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Beverly Hills, California, United States
Eli Kantor is a labor, employment and immigration law attorney. He has been practicing labor, employment and immigration law for more than 36 years. He has been featured in articles about labor, employment and immigration law in the L.A. Times, Business Week.com and Daily Variety. He is a regular columnist for the Daily Journal. Telephone (310)274-8216; eli@elikantorlaw.com. For more information, visit beverlyhillsimmigrationlaw.com and and beverlyhillsemploymentlaw.com


Tuesday, July 26, 2022

A DC-based immigration advocacy group has a message Alejandro Mayorkas: “Do your job”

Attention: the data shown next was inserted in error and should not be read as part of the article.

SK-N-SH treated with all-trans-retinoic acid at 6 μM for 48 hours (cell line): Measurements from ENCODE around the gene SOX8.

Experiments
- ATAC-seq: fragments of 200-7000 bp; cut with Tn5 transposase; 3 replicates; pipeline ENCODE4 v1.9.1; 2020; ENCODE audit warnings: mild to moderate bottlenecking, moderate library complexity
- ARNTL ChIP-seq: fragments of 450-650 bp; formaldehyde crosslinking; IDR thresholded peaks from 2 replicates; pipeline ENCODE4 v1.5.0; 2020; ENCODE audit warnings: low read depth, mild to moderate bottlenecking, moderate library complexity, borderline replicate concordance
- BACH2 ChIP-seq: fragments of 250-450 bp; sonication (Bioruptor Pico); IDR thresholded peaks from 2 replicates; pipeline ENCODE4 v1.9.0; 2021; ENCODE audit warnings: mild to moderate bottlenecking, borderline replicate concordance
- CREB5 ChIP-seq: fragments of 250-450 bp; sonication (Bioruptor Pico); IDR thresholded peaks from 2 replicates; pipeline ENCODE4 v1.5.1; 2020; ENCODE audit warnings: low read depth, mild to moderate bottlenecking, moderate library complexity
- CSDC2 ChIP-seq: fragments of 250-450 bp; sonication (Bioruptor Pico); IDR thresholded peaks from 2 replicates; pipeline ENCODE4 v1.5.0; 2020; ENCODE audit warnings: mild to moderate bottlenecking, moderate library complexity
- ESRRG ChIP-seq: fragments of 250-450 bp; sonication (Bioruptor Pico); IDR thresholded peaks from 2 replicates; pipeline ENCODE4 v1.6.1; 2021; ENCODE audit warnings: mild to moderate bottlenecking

In the early morning of July 25, a Washington D.C.-based advocacy group Voces de la Frontera gathered in protest outside the home of the Secretary of Homeland Security Alejandro Mayorkas, expressing frustration with the administration’s policy surrounding immigration. "We are forced to do this because Biden and Mayorkas have not fulfilled their promise to end this racist and xenophobic program. As an administration that is supposedly standing up against white supremacy and racism, they must prove it by ending the 287g program that legalizes racial profiling,” said Christine Neumann-Ortiz, Executive Director at Voces de la Frontera. Hundreds of activists organized to express their frustrations by way of Constitutionally-protected free speech to denounce the administration’s position in lieu of immigration reform or lack thereof. Peaceful protesters chanted “Mayorkas, escucha. Estamos en la lucha,” or “Mayorkas, listen. We are fighting,” while holding a sign that read “End Police-Ice Terror.” Camera footage showed the Secretary’s security detail shoving protesters back, saying: “This is private property, buddy.” Why it matters During the 2020 elections, then-candidate Kamala Harris met with Voces de la Frontera in a closed-door meeting, presumably to discuss campaign matters related to immigration, followed by a prompt endorsement from the organization. In a written statement, Neumann-Ortiz expressed confidence in the Biden administration’s “clear policies” for immigration reform, labor protections, and access to COVID testing. Today, Neumann’s words are a sharp contrast. “Now is more urgent than ever considering that the U.S. Supreme Court has recently removed enforcement priorities and all 11 million [undocumented immigrants] — including children — are in danger of deportation and separation from their families. Mayorkas, as a immigrant, son of Holocaust survivors and a Latino, should stand against any policy that that forces families to live in fear. If this is a free country, prove it, end 287g now!” she wrote. The big picture On July 22, the United States Supreme Court (SCOTUS) struck down Biden’s executive order on immigration to override what his administration called a “misguided” approach to deportation measures by the Immigration and Customs Enforcement units. Under the Trump administration, ICE agents had little to no guidance when identifying illegal immigrants, resulting in the deportation of immigrants with no criminal record, many of whom were the sole breadwinners in their households. Trump’s broad approach had damaging effects on the deported families, often leaving them impoverished and emotionally traumatized by the experience. The Center for Migration Studies found that Biden’s policy was in line with past administrations and resulted in record-low deportations. However, Texas and Louisiana challenged the executive order, alleging it was not in line with the current law. After U.S. District Judge Drew Tipton, appointed by Trump, granted a restraining order on Biden’s moratorium, the U.S. Fifth District was inclined to agree, vacating Biden’s priority-based deportation measures and leaving the agency with no guidance. The Shadow Docket Following Tipton’s restraining order on Biden’s executive order, the administration appealed to SCOTUS, which evaluated the case as part of the shadow dockets, a method of deliberation where judges don’t reveal their opinions to the public. In a tight 5-4 margin, SCOTUS struck down the executive order, pending further merit hearings on the matter in December. For more information, contact us at: http://www.beverlyhillsimmigrationlaw.com/index.html

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